Regional cerebral oxygen saturation to predict favorable outcome in extracorporeal cardiopulmonary resuscitation: a systematic review and meta-analysis

Published:January 09, 2023DOI:



      This systematic review and meta-analysis aimed to investigate the role of regional cerebral oxygen saturation (rSO2) in predicting survival and neurological outcomes after extracorporeal cardiopulmonary resuscitation (ECPR).


      We performed a systematic review and meta-analysis of all available literature.


      We searched relevant databases (Pubmed/Medline, Embase) for studies measuring pre-cannulation rSO2 in ECPR patients and reporting mortality and/or neurological outcomes.


      We included both in-hospital and out-of-hospital cardiac arrest patients receiving ECPR. We identified three observational studies including 245 adult patients.


      We compared patients with a low pre-cannulation rSO2 (≤ 15% or 16%) versus patients with a high (>15% or 16%) pre-cannulation rSO2. In addition, we carried out subgroup analyses on out-of-hospital cardiac arrest (OHCA) patients.

      Measurements and Main Results

      A high pre-cannulation rSO2 was associated with a reduced risk of mortality in overall ECPR recipients (98/151 [64.9%] in the high rSO2 group vs 87/94 [92.5%] in the low rSO2 group, risk differences (RD) -0.30; 95% confidence interval (CI) [-0.47 to -0.14]) and in OHCA (78/121 [64.5%] vs 82/89 [92.1%], RD 0.30; 95% CI [-0.48 to -0.12]). A high pre-cannulation rSO2 was also associated with a significantly better neurological outcome in the overall population (42/151 [27.8%] vs 2/94 [2.12%], RD 0.22; 95% CI [0.13 to 0.31]) and in OHCA patients (33/121 [27.3%] vs 2/89 [2.25%] RD 0.21; 95% CI [0.11 to 0.30]).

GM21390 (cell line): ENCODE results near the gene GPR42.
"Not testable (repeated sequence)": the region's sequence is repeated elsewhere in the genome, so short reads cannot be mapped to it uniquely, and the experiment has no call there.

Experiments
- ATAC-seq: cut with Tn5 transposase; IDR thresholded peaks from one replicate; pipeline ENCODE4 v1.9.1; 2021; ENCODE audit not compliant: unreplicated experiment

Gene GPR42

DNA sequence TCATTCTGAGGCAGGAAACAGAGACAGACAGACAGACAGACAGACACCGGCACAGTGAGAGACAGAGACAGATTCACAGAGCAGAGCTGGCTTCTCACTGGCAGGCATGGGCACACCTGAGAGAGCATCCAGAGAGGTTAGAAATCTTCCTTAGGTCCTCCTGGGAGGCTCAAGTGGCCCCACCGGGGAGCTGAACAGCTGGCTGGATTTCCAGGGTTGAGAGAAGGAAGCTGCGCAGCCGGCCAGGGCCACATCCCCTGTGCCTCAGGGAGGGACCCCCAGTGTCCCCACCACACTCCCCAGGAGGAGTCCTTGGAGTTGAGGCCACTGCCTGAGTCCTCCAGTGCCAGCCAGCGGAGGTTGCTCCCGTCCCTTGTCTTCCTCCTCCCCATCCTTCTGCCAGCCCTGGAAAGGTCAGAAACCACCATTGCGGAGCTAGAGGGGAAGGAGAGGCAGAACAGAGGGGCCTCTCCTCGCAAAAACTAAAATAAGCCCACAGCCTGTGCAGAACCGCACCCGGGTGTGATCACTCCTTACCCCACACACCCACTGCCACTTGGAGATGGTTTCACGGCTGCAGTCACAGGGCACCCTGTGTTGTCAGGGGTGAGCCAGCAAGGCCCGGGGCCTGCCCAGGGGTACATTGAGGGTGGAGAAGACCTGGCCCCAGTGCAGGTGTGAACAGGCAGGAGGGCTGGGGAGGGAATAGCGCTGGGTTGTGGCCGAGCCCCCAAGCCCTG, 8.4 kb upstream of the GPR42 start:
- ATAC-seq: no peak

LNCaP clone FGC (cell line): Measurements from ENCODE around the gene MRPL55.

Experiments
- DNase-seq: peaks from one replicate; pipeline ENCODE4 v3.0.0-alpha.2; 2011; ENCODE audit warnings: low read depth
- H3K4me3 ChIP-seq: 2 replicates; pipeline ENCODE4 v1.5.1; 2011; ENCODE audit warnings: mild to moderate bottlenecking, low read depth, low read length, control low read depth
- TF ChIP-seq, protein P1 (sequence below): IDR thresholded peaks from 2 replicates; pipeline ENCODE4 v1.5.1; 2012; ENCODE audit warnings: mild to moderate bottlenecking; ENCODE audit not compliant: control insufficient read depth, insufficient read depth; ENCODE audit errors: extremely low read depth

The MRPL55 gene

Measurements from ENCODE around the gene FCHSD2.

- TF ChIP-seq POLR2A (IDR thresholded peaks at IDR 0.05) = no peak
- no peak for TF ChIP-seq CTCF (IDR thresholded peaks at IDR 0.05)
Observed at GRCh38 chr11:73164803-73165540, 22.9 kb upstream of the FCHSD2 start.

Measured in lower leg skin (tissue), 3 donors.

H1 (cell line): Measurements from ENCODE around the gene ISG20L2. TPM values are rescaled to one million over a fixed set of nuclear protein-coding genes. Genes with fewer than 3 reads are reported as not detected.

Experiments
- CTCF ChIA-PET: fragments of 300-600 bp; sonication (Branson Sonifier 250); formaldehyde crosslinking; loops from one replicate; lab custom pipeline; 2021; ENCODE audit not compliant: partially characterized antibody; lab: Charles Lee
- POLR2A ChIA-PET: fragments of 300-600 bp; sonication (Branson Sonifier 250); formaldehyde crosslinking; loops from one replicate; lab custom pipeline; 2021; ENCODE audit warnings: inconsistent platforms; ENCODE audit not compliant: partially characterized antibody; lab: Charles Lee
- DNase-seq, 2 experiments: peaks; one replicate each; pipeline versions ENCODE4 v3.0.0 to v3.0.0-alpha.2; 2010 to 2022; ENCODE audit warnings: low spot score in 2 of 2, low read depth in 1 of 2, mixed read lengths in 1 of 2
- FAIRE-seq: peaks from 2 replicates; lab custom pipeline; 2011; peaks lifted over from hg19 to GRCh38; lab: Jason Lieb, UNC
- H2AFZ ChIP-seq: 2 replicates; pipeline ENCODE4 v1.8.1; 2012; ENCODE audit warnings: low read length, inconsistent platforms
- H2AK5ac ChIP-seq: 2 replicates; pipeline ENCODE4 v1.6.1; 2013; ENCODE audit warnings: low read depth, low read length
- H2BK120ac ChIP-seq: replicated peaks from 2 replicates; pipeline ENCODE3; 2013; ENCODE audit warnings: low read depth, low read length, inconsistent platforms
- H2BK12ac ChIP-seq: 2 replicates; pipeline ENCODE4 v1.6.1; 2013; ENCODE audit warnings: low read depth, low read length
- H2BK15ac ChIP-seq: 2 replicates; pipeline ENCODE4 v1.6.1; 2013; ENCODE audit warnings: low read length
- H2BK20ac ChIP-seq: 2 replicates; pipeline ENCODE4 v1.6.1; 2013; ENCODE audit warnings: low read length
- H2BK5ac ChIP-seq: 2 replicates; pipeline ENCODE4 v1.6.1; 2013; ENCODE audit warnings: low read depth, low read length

A low rSO2 before starting ECPR could be a predictor of mortality and survival with poor neurological outcomes.


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